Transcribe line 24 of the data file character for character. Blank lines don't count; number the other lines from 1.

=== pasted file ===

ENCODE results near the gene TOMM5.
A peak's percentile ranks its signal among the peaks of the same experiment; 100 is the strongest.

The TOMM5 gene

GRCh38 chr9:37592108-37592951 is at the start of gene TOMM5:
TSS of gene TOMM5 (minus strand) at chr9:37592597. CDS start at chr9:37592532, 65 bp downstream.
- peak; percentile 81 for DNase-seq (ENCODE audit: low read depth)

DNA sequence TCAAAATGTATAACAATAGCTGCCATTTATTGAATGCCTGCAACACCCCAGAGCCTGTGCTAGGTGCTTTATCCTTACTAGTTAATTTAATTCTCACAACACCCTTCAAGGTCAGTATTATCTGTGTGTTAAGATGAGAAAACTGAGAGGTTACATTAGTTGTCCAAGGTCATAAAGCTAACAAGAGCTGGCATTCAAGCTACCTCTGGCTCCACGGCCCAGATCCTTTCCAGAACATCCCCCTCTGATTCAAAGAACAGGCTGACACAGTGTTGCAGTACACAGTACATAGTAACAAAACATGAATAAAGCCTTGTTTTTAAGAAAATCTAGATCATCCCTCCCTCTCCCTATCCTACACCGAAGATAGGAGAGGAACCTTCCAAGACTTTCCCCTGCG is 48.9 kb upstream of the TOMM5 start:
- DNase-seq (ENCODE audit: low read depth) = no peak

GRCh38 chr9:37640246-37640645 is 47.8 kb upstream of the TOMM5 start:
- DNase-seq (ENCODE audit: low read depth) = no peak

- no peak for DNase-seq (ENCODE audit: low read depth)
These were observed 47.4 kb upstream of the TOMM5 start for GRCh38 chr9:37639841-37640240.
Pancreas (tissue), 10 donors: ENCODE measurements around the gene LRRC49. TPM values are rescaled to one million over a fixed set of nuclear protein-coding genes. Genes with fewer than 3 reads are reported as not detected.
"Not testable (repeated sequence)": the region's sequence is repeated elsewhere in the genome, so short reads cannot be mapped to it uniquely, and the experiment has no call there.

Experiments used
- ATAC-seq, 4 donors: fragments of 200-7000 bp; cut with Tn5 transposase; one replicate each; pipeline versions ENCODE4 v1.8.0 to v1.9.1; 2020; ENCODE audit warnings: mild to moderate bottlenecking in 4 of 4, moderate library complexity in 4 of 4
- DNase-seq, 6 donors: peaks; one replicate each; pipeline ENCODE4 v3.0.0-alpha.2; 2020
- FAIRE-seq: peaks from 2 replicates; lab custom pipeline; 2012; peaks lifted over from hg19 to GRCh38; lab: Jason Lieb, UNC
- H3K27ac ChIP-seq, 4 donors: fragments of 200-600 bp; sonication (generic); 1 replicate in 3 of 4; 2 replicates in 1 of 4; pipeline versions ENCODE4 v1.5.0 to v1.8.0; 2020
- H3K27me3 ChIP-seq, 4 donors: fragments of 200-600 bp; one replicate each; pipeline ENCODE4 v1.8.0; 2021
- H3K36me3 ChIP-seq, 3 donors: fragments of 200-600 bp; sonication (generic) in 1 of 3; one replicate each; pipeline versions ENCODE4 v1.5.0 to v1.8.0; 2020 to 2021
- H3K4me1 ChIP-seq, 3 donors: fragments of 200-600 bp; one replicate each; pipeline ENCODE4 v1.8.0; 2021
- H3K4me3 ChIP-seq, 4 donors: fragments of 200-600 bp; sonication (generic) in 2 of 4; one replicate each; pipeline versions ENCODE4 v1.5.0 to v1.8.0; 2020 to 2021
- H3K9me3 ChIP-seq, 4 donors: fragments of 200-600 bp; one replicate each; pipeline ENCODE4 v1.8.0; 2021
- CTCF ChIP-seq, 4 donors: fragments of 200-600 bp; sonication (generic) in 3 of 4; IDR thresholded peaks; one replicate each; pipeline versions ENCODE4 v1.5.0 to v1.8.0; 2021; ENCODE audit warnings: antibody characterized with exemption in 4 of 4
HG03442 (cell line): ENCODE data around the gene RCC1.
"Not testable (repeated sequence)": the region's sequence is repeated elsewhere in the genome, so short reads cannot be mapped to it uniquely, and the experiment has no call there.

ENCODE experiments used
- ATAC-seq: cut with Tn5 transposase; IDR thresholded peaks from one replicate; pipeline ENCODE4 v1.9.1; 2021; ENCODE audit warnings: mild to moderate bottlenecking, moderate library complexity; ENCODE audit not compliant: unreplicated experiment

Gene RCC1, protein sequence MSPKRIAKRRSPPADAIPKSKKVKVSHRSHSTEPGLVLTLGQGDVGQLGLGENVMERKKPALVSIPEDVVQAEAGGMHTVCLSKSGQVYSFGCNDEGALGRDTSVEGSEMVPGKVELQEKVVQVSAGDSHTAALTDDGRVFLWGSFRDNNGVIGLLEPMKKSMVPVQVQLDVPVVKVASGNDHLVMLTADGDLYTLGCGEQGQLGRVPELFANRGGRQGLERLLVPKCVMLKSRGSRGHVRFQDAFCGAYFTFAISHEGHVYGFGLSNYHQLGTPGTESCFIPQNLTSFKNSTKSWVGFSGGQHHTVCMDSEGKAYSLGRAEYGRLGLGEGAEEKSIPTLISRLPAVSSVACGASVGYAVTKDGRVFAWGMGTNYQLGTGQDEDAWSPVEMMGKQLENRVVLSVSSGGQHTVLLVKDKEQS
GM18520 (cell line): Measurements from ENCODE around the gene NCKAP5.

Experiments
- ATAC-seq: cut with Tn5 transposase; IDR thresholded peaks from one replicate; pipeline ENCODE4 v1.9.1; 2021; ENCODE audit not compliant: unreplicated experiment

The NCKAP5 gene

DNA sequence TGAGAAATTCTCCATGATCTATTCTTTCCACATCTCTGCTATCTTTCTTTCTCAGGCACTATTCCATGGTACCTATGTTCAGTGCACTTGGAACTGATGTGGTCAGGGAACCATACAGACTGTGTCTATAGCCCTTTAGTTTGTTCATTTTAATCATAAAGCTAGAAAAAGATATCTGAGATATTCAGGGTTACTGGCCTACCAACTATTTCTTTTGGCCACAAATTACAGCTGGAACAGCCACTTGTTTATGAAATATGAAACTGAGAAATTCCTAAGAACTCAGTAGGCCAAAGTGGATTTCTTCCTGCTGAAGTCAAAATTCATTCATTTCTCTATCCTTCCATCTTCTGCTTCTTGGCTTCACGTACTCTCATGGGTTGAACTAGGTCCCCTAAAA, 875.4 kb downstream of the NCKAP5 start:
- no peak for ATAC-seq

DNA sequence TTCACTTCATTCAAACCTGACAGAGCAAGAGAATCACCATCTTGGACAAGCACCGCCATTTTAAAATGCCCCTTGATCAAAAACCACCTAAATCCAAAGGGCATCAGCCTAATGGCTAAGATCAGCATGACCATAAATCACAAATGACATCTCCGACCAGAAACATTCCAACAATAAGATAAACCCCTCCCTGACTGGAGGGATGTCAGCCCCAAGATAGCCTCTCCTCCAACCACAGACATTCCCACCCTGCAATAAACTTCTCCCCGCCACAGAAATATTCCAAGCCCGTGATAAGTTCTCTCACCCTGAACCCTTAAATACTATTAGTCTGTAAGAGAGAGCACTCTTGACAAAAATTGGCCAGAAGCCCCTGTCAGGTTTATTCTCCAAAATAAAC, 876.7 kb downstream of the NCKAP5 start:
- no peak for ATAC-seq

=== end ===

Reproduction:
- H3K9me3 ChIP-seq, 4 donors: fragments of 200-600 bp; one replicate each; pipeline ENCODE4 v1.8.0; 2021